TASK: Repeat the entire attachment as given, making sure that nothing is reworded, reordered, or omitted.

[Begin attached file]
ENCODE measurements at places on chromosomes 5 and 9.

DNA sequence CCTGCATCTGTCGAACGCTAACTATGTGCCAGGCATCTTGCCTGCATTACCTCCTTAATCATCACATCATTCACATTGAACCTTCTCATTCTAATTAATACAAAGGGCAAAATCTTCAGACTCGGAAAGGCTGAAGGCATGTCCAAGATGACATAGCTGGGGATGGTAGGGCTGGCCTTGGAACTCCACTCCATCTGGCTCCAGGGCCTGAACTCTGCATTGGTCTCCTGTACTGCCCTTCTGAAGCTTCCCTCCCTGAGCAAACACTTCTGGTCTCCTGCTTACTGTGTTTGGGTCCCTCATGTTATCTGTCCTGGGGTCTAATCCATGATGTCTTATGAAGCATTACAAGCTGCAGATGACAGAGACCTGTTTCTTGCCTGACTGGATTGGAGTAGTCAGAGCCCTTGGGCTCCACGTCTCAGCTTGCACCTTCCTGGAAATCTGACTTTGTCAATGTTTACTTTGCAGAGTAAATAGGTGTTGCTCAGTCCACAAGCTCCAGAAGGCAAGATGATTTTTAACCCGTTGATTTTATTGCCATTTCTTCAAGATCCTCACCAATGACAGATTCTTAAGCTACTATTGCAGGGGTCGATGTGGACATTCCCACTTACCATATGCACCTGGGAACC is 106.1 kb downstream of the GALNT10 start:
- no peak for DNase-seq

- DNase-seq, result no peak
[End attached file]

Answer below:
ENCODE measurements at places on chromosomes 5 and 9.

DNA sequence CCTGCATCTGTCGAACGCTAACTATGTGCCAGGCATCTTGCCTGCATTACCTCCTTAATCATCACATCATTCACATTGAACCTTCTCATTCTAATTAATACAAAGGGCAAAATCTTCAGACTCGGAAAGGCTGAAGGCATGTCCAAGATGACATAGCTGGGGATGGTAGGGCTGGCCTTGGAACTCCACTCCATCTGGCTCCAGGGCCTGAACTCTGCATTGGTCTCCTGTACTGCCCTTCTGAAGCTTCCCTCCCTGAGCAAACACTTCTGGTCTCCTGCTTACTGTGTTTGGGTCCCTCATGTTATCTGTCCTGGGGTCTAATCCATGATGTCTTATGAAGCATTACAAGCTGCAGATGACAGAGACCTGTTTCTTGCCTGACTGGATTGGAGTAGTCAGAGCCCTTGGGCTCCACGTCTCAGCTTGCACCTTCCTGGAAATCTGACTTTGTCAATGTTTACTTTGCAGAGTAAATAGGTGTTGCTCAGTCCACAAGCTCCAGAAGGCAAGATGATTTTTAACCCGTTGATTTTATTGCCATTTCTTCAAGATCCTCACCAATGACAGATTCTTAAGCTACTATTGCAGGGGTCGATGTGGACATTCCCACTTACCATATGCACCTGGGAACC is 106.1 kb downstream of the GALNT10 start:
- no peak for DNase-seq

- DNase-seq, result no peak